Kadeem Allen made the most of his New York Knicks opportunities in 2018-19. With a roster overturn, where does he fit in this second go-around?
Two-way players were the surprise of the New York Knicks season. Isaiah Hicks stayed put as a last man for the bench and a G League factor, but Allonzo Trier, who received this contract type after the 2018 NBA Draft, never appeared for the Westchester Knicks and became one of the team’s brightest pieces.
Trier eventually received an NBA contract, which opened a spot for Kadeem Allen, a training camp invitee months prior. He was 26 years old, with a brief run with the Boston Celtics beforehand.
Yet again, though, the Knicks struck with a two-way player; Allen averaged 9.9 points, 2.7 rebounds and 4.0 assists on 46.1 percent shooting and 47.2 percent on three-pointers, including a February 11 game of 25 points against the Cleveland Cavaliers.
The playing time opportunity arrived when Trey Burke left for Dallas and the injuries Emmanuel Mudiay and Frank Ntilikina suffered. The roster was thin, so it opened chances for seemingly bottom-of-the-rotation players like Allen. This time around, that might not be so easy.
The Knicks have a potentially-healthy Dennis Smith Jr. back, Elfrid Payton on a free agent contract and Frank Ntilikina, despite trade rumors, is still on the roster as August 1 nears. Smith and Payton are in for 20-plus minutes per game, while Ntilikina, whose situation is clouded, can break through as one of the few defensive-minded players this team has.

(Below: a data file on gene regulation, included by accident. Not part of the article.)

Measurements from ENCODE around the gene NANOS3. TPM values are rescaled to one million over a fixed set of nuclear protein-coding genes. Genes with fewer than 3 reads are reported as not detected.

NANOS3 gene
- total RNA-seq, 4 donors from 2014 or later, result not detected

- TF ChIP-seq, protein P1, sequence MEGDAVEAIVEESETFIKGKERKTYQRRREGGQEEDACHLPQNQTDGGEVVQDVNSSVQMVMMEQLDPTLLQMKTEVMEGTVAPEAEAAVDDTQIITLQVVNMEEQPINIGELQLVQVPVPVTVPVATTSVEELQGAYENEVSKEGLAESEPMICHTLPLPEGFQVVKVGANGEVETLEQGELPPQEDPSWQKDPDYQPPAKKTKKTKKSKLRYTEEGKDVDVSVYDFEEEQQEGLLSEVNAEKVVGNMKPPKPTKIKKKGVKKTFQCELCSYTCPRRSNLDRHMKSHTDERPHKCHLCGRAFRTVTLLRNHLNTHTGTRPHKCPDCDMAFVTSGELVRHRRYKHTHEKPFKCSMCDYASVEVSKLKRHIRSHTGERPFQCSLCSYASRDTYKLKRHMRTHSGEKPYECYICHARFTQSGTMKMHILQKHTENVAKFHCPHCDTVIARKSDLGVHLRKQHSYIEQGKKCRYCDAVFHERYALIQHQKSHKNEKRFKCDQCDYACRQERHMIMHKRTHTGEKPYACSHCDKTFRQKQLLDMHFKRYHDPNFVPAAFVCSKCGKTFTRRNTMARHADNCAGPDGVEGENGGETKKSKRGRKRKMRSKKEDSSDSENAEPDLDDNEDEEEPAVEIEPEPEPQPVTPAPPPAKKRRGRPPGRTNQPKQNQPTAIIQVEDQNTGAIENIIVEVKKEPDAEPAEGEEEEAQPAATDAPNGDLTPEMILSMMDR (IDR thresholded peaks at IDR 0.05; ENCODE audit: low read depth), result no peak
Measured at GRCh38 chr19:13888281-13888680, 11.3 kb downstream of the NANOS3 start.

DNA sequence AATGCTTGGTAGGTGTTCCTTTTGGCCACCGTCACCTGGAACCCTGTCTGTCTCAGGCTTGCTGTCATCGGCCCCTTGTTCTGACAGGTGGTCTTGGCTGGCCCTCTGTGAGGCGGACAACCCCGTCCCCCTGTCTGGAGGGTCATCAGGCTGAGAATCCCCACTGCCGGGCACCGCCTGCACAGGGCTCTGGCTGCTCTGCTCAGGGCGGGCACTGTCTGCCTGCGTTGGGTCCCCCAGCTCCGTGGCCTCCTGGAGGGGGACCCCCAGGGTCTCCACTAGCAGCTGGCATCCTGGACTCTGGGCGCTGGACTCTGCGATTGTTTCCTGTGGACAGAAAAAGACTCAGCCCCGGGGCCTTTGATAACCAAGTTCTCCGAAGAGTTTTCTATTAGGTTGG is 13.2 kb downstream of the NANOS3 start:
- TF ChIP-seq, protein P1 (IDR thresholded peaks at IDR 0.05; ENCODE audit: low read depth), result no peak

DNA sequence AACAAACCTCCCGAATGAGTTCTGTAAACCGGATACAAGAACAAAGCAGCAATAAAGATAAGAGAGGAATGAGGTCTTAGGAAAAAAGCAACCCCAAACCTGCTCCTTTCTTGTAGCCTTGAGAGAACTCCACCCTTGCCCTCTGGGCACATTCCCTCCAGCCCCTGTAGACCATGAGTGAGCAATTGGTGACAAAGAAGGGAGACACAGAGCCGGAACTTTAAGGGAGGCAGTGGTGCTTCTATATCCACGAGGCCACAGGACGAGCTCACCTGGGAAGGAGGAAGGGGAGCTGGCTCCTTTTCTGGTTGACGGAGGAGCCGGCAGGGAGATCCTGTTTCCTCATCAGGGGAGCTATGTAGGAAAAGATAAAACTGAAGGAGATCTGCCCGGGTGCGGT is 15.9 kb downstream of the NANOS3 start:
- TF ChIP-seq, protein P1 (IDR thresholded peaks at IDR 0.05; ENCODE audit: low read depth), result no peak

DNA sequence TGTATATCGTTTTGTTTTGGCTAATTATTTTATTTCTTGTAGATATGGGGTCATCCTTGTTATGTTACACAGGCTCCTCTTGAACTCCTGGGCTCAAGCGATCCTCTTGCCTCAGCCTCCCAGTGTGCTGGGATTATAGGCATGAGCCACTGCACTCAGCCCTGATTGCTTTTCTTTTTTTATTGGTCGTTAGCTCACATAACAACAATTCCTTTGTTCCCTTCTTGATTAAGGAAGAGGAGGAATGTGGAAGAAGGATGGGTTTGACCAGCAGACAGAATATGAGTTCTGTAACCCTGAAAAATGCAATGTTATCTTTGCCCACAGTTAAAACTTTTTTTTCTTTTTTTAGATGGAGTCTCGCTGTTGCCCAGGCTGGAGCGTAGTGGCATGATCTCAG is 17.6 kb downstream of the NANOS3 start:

Allen is already behind as a two-way player, since the Knicks may only keep him on the main roster for up to 45 days. No matter how much head coach David Fizdale loves him, using that allotted time too soon, without an NBA contract, can eliminate the Arizona product’s impact early.
Sure, Allen may have more standout games, but the Knicks have a cluttered roster of guaranteed contracts, that offers little wiggle room. Injuries happen, and he does not count towards the 15-man roster, but digging for playing time may only arise if another pair of point guard ailments happen, again.
Ntilikina proved injury-prone last season, Payton missed nearly half the year with his own issues with the New Orleans Pelicans, and Smith had a back injury that took him off the court down the stretch. So, the possibility is there for Allen to sneak in, if not for a few games at a time.
For Allen to make a full-time appearance on the NBA roster and receive a contract, ensuring his role, it will likely take a trade of someone like Ntilikina or one of the recent free-agent signings at the February deadline. The latter means the Knicks are out of the postseason picture, so if another youth movement happens as a result, it would be in his best interest.
Allen played well enough to join the New York Knicks roster, but the offseason proved otherwise for his potential standing. He is worth giving a longer look on an NBA contract, but unless the 15-man group changes in the next 60 days, that probably will not happen to open the 2019-20 campaign.